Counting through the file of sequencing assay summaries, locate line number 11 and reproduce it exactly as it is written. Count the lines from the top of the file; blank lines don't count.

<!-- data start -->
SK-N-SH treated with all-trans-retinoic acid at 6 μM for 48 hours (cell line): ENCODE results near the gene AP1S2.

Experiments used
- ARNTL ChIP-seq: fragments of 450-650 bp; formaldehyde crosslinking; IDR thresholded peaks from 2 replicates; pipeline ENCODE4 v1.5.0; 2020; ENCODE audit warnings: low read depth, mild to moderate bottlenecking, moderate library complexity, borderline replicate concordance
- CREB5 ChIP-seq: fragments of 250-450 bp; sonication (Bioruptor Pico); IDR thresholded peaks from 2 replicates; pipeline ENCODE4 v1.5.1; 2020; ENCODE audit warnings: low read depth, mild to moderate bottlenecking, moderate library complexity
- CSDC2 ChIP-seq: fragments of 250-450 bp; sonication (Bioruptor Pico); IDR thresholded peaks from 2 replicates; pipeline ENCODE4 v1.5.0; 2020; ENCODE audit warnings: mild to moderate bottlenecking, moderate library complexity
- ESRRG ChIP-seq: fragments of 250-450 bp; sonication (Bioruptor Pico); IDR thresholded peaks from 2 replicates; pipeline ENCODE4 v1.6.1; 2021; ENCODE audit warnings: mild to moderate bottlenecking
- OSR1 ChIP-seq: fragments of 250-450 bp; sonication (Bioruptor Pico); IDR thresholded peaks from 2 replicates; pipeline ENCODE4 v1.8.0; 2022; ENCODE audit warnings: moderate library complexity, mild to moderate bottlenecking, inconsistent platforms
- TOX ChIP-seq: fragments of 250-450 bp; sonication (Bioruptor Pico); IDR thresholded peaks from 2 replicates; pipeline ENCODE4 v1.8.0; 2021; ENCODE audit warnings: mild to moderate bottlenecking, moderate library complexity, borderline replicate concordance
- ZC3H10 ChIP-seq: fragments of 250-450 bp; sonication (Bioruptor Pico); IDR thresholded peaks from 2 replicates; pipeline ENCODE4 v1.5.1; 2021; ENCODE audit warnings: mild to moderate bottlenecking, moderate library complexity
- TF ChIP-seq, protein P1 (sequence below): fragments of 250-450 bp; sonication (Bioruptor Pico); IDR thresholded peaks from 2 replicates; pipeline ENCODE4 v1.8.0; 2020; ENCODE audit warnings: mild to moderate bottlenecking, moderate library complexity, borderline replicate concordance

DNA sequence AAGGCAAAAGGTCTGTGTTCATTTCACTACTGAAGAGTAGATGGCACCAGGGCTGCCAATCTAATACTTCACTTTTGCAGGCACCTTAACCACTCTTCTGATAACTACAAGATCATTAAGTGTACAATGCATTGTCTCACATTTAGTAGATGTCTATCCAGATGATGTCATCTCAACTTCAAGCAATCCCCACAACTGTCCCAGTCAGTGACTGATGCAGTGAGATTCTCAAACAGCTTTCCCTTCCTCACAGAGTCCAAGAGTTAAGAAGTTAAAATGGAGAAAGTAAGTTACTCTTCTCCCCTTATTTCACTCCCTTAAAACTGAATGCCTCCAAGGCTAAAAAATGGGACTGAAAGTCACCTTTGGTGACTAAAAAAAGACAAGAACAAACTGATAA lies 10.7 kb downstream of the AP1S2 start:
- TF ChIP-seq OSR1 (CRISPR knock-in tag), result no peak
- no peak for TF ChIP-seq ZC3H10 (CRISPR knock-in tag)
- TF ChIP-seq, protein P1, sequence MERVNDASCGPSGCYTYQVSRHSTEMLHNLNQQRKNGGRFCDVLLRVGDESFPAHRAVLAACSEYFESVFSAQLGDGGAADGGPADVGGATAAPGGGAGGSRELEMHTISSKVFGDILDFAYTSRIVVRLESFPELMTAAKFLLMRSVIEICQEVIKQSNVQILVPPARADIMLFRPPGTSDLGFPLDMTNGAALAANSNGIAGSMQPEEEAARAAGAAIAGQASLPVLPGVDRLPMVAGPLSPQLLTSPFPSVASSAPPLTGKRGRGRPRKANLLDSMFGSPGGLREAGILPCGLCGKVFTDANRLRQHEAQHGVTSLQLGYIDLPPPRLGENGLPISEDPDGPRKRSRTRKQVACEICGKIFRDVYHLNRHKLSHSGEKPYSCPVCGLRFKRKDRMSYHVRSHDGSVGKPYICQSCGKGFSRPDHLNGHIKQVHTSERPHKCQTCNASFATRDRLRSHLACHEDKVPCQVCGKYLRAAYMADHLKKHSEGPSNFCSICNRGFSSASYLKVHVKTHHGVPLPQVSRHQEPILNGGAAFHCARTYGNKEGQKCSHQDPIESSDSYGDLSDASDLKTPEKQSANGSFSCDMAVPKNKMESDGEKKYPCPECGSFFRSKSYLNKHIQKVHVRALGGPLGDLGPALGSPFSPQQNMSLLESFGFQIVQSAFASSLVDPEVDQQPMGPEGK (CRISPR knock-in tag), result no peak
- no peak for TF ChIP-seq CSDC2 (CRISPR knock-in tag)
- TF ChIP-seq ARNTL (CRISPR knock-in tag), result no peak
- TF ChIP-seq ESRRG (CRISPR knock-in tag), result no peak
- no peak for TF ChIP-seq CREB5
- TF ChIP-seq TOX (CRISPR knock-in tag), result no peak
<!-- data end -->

DNA sequence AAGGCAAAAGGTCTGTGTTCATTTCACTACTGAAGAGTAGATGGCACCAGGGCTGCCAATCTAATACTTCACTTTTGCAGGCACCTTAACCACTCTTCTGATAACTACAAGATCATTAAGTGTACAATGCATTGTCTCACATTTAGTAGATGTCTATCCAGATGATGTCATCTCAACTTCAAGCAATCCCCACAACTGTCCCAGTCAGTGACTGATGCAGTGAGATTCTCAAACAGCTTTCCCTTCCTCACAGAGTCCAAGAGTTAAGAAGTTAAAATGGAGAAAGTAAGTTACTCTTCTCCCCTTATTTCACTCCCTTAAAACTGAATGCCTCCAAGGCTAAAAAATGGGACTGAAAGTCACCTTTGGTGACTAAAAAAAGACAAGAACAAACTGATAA lies 10.7 kb downstream of the AP1S2 start: